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About The Hesperian / (Lincoln, Neb.) 1885-1899 | View Entire Issue (Oct. 1, 1892)
There nrc such queer arrangements here anyway,
I really don't like them at all.
There's a flag on the steeple
To announce to the people
When the First Prep, lessons arc bad .
I'm much grieved to say
It's been there every day,
It makes all us good students mad.
And though I've had every lesson just right,
Not a single blue mark have I had.
There's a classical specimen in the front yard,
From the botanical gardens, I think,
It's the old Plymouth rock,
Though I don't take much stock
In the stories that Cwc seniors told,
Right in it is put.
It cost two million dollars in gold.
Miles Standish's writing I read there quite plain,
Though it's a hundred and fifty years old.
1 haven't joined any society yet,
Though the girls arc all crazy foi me.
All three clubs are good,
Though it's well understood,
That the Palladian is always the best.
Their hall is immense,
They have spared no expense,
They arc miles ahead of the rest.
Indeed it's the finest society I've seen;
It's glories can't be expressed.
Th Palls have the jollicst times, 'tis said,
The gayest old larks in the Uni.
There picnic this summer
I'm sure was a hummer,
'T was arranged by Lewis et al.
Of couples were eight,
The girls paid the freight,
The ice cream consumed was five gal.
So, considering all these advantages,
I've decided to join the Pall.
Oh! I've met the prettiest girl to-day,
As sweet as rosy peaches;
With teeth like pearl!
Oh! my head's in a whirl;
The boys vulgarly call it a "mash."
I really adore her,
The other boys bore her;
Still I shall do nothing rash.
liut I really must treat her to ice cream real soon.
By the way, can't you send me some cash?
On September 7, 1892. this nation was turned from joy and
peace to sorrow and mourning. It was not the scholar nor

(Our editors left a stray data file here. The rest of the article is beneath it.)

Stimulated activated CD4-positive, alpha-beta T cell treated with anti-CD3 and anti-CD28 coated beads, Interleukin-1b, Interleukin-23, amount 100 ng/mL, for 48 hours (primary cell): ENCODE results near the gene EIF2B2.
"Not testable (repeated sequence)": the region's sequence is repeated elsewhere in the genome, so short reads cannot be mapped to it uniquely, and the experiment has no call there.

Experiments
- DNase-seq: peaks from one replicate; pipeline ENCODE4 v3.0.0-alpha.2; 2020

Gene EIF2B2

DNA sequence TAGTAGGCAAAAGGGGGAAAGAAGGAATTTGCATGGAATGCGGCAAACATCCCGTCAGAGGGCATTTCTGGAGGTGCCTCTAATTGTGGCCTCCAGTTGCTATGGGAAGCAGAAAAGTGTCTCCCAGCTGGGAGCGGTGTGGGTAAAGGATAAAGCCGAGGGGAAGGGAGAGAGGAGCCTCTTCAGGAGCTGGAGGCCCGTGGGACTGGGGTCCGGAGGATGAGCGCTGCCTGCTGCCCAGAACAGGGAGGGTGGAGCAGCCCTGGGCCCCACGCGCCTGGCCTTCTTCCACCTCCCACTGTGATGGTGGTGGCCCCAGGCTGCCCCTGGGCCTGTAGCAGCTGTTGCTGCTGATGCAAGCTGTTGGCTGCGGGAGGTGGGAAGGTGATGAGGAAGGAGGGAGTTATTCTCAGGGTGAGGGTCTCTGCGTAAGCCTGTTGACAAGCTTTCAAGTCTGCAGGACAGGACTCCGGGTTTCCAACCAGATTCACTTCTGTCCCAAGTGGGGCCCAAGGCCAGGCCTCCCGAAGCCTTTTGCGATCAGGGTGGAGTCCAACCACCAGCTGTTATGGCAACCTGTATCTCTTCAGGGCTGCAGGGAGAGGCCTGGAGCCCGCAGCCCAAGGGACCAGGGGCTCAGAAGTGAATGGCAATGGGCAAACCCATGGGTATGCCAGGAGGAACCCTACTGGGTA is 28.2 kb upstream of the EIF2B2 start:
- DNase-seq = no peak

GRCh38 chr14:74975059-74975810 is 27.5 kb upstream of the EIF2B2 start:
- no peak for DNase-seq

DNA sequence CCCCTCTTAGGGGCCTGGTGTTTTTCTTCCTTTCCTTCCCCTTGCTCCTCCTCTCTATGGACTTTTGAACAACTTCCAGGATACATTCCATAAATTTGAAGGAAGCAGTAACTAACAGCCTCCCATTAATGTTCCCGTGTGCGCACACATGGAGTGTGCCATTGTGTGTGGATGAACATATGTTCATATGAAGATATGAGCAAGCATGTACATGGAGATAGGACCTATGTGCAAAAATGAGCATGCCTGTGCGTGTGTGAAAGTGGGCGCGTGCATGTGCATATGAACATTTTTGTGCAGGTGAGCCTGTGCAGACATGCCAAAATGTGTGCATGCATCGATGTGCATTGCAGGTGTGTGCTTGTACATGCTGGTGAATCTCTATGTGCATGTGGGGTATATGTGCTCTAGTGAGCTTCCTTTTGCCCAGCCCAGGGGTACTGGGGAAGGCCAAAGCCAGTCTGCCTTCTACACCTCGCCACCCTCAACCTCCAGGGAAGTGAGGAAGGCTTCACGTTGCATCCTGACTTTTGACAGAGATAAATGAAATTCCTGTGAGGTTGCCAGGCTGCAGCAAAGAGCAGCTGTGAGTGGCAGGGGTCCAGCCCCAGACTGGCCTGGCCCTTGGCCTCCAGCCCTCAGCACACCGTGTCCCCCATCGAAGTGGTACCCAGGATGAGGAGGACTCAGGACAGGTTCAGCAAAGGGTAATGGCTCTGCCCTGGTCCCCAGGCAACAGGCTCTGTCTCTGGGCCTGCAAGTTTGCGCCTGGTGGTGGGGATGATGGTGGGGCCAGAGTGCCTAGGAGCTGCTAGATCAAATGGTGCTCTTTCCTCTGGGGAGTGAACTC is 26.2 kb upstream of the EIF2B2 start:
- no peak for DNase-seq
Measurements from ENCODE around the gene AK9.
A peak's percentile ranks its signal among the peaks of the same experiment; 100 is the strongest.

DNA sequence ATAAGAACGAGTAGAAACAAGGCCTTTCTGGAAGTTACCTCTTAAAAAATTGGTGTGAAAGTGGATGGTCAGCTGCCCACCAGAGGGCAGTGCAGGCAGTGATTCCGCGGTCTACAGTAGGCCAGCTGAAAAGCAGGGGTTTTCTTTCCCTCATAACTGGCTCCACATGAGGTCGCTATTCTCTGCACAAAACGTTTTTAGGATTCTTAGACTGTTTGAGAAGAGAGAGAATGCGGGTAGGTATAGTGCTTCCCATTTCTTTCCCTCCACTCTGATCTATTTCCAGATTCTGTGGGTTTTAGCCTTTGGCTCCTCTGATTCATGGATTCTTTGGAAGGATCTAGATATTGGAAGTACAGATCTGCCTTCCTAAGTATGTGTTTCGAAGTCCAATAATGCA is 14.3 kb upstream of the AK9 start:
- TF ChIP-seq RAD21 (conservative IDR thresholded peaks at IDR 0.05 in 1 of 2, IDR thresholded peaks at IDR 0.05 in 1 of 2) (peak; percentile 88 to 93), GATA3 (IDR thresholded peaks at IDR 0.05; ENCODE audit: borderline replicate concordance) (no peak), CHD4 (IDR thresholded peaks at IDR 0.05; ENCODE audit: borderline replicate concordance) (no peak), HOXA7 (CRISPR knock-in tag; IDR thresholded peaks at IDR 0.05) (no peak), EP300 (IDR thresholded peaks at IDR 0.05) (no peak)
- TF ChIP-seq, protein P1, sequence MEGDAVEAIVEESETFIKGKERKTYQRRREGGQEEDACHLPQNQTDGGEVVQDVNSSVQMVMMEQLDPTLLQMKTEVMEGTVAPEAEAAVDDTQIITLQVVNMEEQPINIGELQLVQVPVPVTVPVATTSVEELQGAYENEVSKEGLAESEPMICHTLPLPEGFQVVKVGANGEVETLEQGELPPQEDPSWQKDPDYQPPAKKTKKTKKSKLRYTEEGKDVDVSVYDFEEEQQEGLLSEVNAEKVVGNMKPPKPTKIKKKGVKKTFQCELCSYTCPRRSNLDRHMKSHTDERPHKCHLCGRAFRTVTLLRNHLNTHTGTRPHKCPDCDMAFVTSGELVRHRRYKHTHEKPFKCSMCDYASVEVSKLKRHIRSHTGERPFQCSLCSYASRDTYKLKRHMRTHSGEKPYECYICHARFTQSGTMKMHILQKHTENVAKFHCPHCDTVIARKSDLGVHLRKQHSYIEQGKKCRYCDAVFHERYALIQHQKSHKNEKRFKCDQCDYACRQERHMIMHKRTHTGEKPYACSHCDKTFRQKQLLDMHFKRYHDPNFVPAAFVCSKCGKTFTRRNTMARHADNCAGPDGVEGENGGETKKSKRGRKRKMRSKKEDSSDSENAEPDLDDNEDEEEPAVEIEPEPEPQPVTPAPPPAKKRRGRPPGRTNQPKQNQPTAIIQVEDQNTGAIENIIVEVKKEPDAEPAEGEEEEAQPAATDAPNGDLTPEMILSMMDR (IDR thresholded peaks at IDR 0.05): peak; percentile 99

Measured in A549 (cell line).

the philosopher, not the statesman nor the philanthropist, that
came nearest to the hearts of the American people. It was to
a plain, sweet, simple, but strong man that was paid this last
tribute of respect. The sweet singer who had given to com
mon life its ennobling touch and interpretation, -was no more.
The man whose soul rang out in the pure music of his verse
had yielded to the inevitable. A poet, a thinker, yea, more
than that, a reformer, had passed away. John Grecnleaf
Whittier was dead.
His memory will long be cherished in the valley of the
Merrimack, but his influence extended beyond his birthplace.
To the West, his songs were an inspiration to duty. To the
South, that once knew his voice only as the trumpet tone of a
hostile force, he was as dear as to those who sat at his feet as
he sung. He was an old and welcomed friend, not only to
the student in his study, to the workers in the shop and fac
tory, but to the whole people. He was loved and cherishec
as prophet, apostle and pastor.
His songs have brought joy and peace to the searching, t! 1
suffering and the sorrowing. The simplicity of faith, t
calm spirit of trustfulness, the peaceful .llin.j; u- ) wait 1 1 -
til mysteries should be made clear and hidden things brought
to light all these have been a support to the weak, a blessed
companionship to the strong. Exerting such an influence, the
multitudes were comforted by his confidence. They believed
in that which he believed and loved that which he loved.
Whittier's life was free from personal adventure. The
youth did not indicate the future poet, for the poet, beyond